Biometrics, including fingerprints and facial recognition, are important tools for identifying potential criminals and terrorists. In December 2017, INTERPOL held its first Fingerprint and Facial Recognition Symposium which brought together experts to discuss the latest biometric tools and techniques. Participants from Project Sunbird countries attended the symposium.
Our Forensic Capabilities Report for ASEAN is a comprehensive guide on the region’s competencies in DNA, DVI, facial recognition, fingerprints and firearm identification. It underscores the benefit of sharing biometric information regionally and globally via INTERPOL channels.
Adapting our methods during the coronavirus outbreak, we conducted an online biometrics training webinar in May 2020. The course was attended by 120 forensic specialists, frontline investigators and other law enforcement officers, with an even gender distribution. Live step-by-step demonstrations educated the participants on how to submit their country’s biometric data to INTERPOL’s DNA, fingerprint and facial recognition databases, and how to conduct searches of the databases. Emphasis was placed on the benefits of increasing both the quantity and quality of biometric data exchanged.
A terrorist crime scene and evidence examination course was conducted in December 2018 in Indonesia. Through practical exercises, the participants learned how to secure complex outdoor crime scenes, including searching, locating, recording, seizing and examining forensic evidence.
Leadership for women in policing
Engaging and empowering female law enforcement officers is a central pillar of all Project Sunbird activities.
In February and March 2018, we conducted a Leadership for Women in Law Enforcement seminar where 21 senior police and immigration officers from across ASEAN nations shared experiences for creating an inclusive and diverse policing culture in the region and began to develop a strong professional network of female officers. Challenges discussed included gender stereotypes, balancing work and family life, and opportunities to reach leadership positions.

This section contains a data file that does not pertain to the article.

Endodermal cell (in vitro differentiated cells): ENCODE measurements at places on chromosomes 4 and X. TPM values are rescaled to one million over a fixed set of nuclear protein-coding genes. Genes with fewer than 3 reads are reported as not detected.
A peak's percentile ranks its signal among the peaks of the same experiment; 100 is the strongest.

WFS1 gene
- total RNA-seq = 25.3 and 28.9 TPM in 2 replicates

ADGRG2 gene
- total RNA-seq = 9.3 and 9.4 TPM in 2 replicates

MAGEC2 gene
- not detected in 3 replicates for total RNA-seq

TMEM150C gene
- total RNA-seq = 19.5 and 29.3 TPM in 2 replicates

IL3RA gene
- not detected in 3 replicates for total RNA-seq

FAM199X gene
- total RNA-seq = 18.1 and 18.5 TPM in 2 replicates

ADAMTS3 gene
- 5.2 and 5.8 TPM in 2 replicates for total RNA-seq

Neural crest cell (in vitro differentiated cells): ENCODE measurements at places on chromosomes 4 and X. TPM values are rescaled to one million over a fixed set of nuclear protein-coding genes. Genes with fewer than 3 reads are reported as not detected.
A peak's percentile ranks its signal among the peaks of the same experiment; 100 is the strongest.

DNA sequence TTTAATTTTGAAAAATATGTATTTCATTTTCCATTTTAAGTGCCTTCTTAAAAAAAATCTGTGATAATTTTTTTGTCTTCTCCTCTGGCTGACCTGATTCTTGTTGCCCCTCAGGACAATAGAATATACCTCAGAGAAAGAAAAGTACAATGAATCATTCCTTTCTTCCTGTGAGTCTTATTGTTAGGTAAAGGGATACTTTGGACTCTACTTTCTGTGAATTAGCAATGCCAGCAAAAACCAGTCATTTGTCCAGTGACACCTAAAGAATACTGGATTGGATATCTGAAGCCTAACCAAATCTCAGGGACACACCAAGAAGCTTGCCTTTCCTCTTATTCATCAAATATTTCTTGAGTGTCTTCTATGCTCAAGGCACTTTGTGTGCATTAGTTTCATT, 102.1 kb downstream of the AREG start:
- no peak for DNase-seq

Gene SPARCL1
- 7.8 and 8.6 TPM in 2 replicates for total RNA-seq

This was followed in February 2019 by the I-Balance: Women Leaders in Public Safety Programme held in Indonesia. It included a mentorship aspect: the participants worked under the guidance of prominent female mentors to acquire the skills necessary to undertake roles of influence and responsibility in their daily work within their law enforcement agencies.
To promote the inclusion of gender perspectives in policing activities, we released an online e-learning course on gender mainstreaming in law enforcement. The course provides a comprehensive review of the concepts, international frameworks and instruments relevant for working with a gender perspective, and how gender-responsive policing services can lead to more effective law enforcement outcomes.
Shifting to online training in 2020 due to the coronavirus, a virtual Introduction to Leadership and Gender Mainstreaming webinar was held in May, aimed at junior and mid-level female officers. More than 250 participants from ASEAN and beyond logged in to gain an understanding of the issues around gender in law enforcement, such as gender equity, how a gender analysis can help better understand the security needs of communities, and how gender mainstreaming can improve operational results. The leadership sessions were designed to help participants identify their leadership strengths and leverage them within the law enforcement structure and culture, as well as identify challenges for women in leadership roles and potential solutions.
At its core, Project Sunbird encourages strong relationships between the ASEAN countries, as this is critical to developing a solid regional response against terrorism and transnational crime.
A gathering of the Heads of the INTERPOL National Central Bureaus (NCBs) from the 10 ASEAN countries was held in August 2017 to provide a forum for exchanging information and best practices; fostering strong professional relationships; and elaborating strategies to tackle the most pressing crimes affecting the region.